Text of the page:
Building on Windows from scratch - difftime problem found ( was datediff )

Gary Bilkus mail at
Mon Jan 27 12:54:16 EST 2014

On 27/01/2014 17:20, John Ralls wrote:
> On Jan 27, 2014, at 8:29 AM, Derek Atkins <warlord at MIT.EDU> wrote:
>> Gary Bilkus <mail at> writes:
>>> Given that time_t is always a signed integer value, wouldn't
>>> return (double)(time1-time2)
>>> just work anyway, at least as far as a patch for mingw is concerned?
>> Is it always a signed integer?  Can't it sometimes be unsigned?
>> This is the "year 2037" problem, where 32-bit unsigned time rolls over.
>> However there is also a "Year 2106" problem, which is where 32-bit
>> unsigned time rolls over.  I think there *are* some systems where it's
>> unsigned, but still 32 bits.  Or at least there are apps where that is
>> the case.
> It's actually the "2038 problem", as a signed 32-bit time_t overflows at 03:14:07 2038-01-19.
> Representation of time_t is up to the C library unless the application re-implements all of the standard C functions which use it including retrieving the tick count from the system clock.
> reports that QNX V6 implements it as unsigned, but that it's generally implemented as signed. I don't think there's any reason to port GC to QNX.
> None of which matters a whole lot. We needed dates past 2038 to support scheduled transactions, so we don't use time_t. AQBanking and LibOFX aren't AFAICT concerned about far-future dates, so for the moment time_t, even 32 bit, is fine.
> The real problem we're dealing with here is that MinGW screwed up handling Microsoft's time_t size arrangements, effectively breaking it for 64-bit values. Until they sort that out, ISTM the solution is to coerce 32-bit time_t on 64-bit builds.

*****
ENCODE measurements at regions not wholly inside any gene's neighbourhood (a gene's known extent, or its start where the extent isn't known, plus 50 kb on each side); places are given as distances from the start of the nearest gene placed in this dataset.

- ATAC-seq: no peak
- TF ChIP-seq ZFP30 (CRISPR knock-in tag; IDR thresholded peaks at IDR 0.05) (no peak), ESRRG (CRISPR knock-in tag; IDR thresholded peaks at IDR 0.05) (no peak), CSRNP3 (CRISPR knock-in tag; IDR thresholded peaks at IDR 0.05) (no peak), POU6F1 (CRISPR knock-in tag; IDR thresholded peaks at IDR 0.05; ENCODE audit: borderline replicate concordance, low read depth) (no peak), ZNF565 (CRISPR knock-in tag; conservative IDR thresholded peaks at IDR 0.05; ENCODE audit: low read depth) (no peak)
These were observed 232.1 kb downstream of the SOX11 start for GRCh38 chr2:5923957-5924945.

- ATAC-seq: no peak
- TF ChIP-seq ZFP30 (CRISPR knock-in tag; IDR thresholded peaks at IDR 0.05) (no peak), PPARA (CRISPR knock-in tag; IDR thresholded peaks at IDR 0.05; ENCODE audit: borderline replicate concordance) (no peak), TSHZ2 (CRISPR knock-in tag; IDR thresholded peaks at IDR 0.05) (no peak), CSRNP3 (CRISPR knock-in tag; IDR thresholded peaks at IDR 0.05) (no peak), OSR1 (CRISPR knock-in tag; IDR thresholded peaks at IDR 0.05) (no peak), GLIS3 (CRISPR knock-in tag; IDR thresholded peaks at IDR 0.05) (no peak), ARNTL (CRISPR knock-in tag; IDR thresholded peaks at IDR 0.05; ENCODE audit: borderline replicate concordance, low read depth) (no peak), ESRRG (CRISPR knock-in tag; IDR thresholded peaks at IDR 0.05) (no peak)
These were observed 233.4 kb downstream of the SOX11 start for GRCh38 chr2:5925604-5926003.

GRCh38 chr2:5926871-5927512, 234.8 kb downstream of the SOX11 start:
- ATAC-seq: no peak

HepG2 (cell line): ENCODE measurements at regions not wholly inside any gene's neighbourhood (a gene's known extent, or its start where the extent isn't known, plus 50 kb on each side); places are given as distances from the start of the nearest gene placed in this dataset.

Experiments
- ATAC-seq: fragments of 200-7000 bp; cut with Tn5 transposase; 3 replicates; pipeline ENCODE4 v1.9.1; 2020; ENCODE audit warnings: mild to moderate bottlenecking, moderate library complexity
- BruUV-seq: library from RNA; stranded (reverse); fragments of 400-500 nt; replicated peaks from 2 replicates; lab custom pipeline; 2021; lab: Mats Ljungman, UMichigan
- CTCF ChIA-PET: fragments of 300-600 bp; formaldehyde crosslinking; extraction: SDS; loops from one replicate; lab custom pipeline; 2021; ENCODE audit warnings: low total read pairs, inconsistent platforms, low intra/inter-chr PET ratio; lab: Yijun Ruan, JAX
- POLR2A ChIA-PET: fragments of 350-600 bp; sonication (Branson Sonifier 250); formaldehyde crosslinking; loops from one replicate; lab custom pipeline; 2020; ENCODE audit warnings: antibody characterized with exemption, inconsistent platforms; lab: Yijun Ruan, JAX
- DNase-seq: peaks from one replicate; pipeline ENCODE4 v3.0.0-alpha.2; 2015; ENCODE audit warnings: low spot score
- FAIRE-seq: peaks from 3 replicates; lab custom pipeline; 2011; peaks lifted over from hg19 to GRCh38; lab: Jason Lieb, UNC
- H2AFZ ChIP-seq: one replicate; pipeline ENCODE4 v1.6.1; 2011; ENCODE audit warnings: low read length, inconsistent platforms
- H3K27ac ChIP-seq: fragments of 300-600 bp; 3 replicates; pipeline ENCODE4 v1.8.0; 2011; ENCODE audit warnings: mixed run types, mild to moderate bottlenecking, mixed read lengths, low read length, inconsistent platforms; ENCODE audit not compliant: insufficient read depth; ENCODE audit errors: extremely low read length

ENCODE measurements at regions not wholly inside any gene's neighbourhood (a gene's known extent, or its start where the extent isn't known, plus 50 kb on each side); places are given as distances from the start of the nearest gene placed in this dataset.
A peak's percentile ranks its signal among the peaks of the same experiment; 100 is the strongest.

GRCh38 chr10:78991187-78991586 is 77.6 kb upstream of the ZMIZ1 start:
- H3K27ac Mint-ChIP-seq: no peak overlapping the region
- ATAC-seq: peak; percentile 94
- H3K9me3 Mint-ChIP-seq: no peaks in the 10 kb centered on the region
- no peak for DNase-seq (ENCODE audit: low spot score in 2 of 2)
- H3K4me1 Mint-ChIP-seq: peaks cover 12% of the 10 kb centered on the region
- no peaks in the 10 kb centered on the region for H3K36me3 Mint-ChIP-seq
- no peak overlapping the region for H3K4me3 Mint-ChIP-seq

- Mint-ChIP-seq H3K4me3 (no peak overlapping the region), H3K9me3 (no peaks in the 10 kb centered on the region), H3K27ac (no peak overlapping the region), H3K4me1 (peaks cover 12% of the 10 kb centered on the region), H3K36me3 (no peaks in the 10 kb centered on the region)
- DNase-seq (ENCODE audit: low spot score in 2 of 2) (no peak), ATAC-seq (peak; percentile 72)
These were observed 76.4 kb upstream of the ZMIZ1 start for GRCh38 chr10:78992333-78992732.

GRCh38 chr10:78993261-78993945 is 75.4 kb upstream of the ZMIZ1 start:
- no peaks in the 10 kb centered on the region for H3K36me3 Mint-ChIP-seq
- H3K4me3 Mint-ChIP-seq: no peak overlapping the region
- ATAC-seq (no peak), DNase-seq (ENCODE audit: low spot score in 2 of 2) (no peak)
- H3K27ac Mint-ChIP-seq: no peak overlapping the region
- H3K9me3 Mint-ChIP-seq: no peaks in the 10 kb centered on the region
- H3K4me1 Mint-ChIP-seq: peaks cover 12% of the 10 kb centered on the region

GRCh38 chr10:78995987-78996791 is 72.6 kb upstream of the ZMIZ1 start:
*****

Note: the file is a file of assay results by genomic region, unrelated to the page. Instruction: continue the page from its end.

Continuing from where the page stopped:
> Regards,
> John Ralls
The answer to the 'is it always a signed integer' question is: yes, on 
mingw it is, and since we're discussing a patch for the windows port,  
does it matter if there are any really weird unix variants which use 
unsigned ( and I do mean weird ). The problem with the simple code I 
proposed above is the edge case caused if time1 is very large and 
positive, and time2 is very large and negative, meaning the result would 
overflow even a 64 bit int before being coerced to double. But that 
isn't going to happen with any plausible use case for these libraries ( 
the only time ofx uses the function is in a minor correction of a few 
hours to the date based on some timezone subtleties as far as I can tell ).

If I were writing a library for use by the entire world, I'd care that 
time_t might be unsigned on some variant. Since I'm just trying to find 
a patch which allows gnucash to compile on Windows, and should never be 
applied elsewhere, I don't care if time_t is sometimes unsigned on unix 

But I don't own the project, so I'm still looking for a definitive 
understanding of what is likely to be acceptable as a patch which 
eventually gets into the official repository. It's not urgent for me, 
because I have what I need now, which is a way of compiling gnucash on 
windows which works, and I can therefore start to investigate the stuff 
I wanted to do in the first place!
But I'm still happy to help if I get a clear steer.
And of course if I hit any further issues, I'll be happy to 

BTW, even on a 64bit machine, the mingw tools as used in geert's scripts 
produce 32bit executables. However, the only way to produce an 
executable which will work on all the supported windows OSs seems to be 
to compile on an XP box as otherwise it fails on XP with various 
complaints about missing libraries.

More information about the gnucash-devel mailing list